ISSF researches, identifies, and publishes science-based best practices — often in collaboration with commercial tuna skippers — for mitigating bycatch. Bycatch is the catch of any species that is not the main reason for which the skipper is fishing, whether the catch is retained or discarded.
To help fishers avoid unintentional catches of non-target species, our scientists investigate the effectiveness of changes in fishing gear and methods, including fish aggregating device (FAD) design and management. We also test and refine safe handling-and-release techniques skippers can follow when marine animals are accidentally caught.
There are three major areas of concern when it comes to sharks – observed bycatch, unobserved mortality due to entanglement in fishing gear, and shark finning practices.
ISSF supports multiple initiatives to track, report on, and minimize the bycatch of sea turtles in purse-seine and longline tuna fisheries.
Minor changes in tuna-fishing and bycatch handling practices could lead to major improvements for the survival of manta and devil rays — among the ocean’s slowest-growing, most vulnerable species.
Many seabirds in tuna fisheries are endangered — and at risk of harm from baited tuna-fishing hooks. Our longline skippers guidebooks show fishers how to avoid attracting and hooking them.
In FAD tuna fisheries, other species at risk of becoming bycatch are the “minor tunas” (such as little tunny, bullet tuna, and kawakawa); other bony fishes (including mahi-mahi, triggerfish, and rainbow runners); and billfishes like Atlantic marlin.
In our scientific reports, we publish data and analysis on a range of bycatch issues — from summaries of our at-sea research projects, international workshops, and collaborations with skippers to bycatch rates by fishery type and species-specific bycatch mitigation procedures. We also have explored the market retention of non-target species caught as bycatch.
ISSF is researching how acoustic discrimination of tuna species at FADs, using echosounder technology, may help fishers to more precisely target certain tuna species and avoid catching bycatch species. Our scientists publish their findings in peer-reviewed articles.
Watch our videos for an introduction to our bycatch research.
As we identify key challenges in and potential solutions for reducing bycatch of all species in tuna fisheries worldwide, we create conservation measures to address them.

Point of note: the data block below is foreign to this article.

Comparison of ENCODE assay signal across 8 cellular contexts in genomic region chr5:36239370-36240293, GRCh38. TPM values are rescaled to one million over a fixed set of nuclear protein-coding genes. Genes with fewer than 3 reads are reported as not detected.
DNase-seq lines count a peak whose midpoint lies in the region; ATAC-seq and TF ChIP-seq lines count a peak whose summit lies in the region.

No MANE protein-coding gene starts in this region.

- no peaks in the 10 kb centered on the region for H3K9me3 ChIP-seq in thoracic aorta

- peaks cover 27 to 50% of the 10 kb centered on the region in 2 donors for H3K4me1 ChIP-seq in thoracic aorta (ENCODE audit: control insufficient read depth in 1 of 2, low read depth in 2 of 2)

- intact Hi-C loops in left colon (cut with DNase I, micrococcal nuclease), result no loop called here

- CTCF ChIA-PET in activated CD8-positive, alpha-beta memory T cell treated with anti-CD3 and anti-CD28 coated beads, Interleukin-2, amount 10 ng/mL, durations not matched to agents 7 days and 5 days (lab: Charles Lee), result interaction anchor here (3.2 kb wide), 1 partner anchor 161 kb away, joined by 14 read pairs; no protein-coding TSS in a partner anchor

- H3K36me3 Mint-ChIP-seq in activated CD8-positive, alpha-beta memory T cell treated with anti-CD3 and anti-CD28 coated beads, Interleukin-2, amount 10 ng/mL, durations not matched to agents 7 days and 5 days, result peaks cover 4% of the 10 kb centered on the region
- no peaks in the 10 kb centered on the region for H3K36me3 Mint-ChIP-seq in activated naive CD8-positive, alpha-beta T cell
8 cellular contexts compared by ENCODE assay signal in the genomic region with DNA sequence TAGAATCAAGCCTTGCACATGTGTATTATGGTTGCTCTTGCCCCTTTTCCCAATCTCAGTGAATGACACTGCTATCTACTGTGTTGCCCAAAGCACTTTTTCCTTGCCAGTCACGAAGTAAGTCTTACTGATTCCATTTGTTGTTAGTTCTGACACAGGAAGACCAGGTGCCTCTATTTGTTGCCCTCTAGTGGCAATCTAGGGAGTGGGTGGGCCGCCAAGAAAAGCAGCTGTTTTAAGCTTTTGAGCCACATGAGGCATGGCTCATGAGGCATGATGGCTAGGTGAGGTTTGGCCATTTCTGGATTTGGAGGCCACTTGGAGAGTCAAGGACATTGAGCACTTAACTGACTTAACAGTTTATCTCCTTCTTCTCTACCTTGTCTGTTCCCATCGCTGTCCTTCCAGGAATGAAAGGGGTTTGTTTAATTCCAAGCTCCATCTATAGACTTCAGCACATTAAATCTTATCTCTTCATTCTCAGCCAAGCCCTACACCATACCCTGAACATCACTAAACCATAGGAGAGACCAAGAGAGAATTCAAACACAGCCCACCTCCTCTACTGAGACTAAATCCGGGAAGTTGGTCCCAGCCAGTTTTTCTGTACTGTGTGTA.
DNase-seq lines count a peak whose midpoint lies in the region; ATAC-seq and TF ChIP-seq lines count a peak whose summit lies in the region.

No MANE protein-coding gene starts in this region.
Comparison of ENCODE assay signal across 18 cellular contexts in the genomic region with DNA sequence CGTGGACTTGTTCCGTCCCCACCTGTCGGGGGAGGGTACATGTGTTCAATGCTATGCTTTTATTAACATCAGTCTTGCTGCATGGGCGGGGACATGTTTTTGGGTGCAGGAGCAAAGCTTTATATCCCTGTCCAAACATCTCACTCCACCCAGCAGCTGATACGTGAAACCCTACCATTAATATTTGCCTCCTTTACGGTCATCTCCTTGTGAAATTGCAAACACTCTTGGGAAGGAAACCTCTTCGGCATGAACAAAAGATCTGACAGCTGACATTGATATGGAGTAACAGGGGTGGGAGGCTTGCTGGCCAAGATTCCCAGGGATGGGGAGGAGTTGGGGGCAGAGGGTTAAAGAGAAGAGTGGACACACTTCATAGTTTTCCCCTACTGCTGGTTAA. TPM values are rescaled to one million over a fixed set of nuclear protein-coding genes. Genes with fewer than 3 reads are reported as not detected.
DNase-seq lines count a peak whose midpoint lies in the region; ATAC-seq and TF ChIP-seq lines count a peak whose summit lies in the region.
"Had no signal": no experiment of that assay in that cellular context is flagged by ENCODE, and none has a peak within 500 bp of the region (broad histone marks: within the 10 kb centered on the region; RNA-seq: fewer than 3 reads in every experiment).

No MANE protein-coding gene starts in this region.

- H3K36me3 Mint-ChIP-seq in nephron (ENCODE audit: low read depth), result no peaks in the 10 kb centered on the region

ISSF conservation measures affect how leading seafood companies operate and source tuna, and also how certain vessels fish — including the type of equipment they use.
Among our 11 measures focused on bycatch mitigation, for example, we address anti-shark-finning efforts, tuna retention, non-entangling FADs, and more.
To prepare skippers for interactions with sharks and other bycatch species — as protective as possible to both fishers and animals — ISSF offers bycatch-education opportunities and resources:
We also share research about set times and technology that can help vessels to fish more selectively and minimize unintentional catches.
We turn our scientific insights about sustainable fishing approaches into conservation and policy recommendations for Regional Fisheries Management Organizations (RFMOs), governing bodies, and other oversight agencies.
For instance, our advocacy experts develop position statements to petition RFMOs about bycatch-mitigation requirements for fleets in their ocean regions. We recommend steps RFMOs can take to make their measures align with best practices, and we assess their progress.
We also circulate joint letters to RFMOs, co-signed by seafood companies, retailers, and environmental organizations.
Tuna fishers that rely on Fish Aggregating Devices (FADs) to make their catch can significantly reduce the risk of entangling sharks and other animals by not using netting.
Our guide illustrates how to build FADs that not only avoid netting but also incorporate natural, biodegradable materials in place of traditional plastic or other man-made components.
We publish the guide in several languages.
The ISSF Guidebooks site contains guides, in several languages, to help fishers identify different species of tuna.
We also offer identification guides for bycatch species such as sharks, rays, billfish, sea turtles, seabirds, and non-tuna finfish.